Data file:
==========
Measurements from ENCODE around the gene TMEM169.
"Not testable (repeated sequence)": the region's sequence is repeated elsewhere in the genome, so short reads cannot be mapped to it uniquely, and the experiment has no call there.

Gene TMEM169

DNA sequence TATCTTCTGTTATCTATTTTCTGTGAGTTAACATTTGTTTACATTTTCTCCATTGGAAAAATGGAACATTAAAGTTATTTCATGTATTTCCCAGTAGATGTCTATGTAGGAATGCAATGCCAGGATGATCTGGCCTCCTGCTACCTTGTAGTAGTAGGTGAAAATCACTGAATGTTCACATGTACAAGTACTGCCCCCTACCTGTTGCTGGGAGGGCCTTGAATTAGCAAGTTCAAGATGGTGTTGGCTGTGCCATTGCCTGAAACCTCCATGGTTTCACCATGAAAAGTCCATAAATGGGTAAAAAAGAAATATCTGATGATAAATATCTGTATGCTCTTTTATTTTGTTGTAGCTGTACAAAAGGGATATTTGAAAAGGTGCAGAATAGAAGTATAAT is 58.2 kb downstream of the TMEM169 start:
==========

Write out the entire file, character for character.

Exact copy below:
Measurements from ENCODE around the gene TMEM169.
"Not testable (repeated sequence)": the region's sequence is repeated elsewhere in the genome, so short reads cannot be mapped to it uniquely, and the experiment has no call there.

Gene TMEM169

DNA sequence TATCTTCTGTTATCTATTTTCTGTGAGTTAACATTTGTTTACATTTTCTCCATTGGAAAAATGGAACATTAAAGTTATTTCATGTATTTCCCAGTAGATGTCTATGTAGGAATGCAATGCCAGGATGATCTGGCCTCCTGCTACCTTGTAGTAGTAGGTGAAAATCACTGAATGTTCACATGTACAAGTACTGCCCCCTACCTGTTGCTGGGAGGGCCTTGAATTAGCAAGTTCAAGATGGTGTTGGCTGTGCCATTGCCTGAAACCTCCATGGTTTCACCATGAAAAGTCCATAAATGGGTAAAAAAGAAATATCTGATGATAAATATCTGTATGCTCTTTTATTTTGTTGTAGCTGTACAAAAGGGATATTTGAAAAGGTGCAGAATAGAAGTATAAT is 58.2 kb downstream of the TMEM169 start: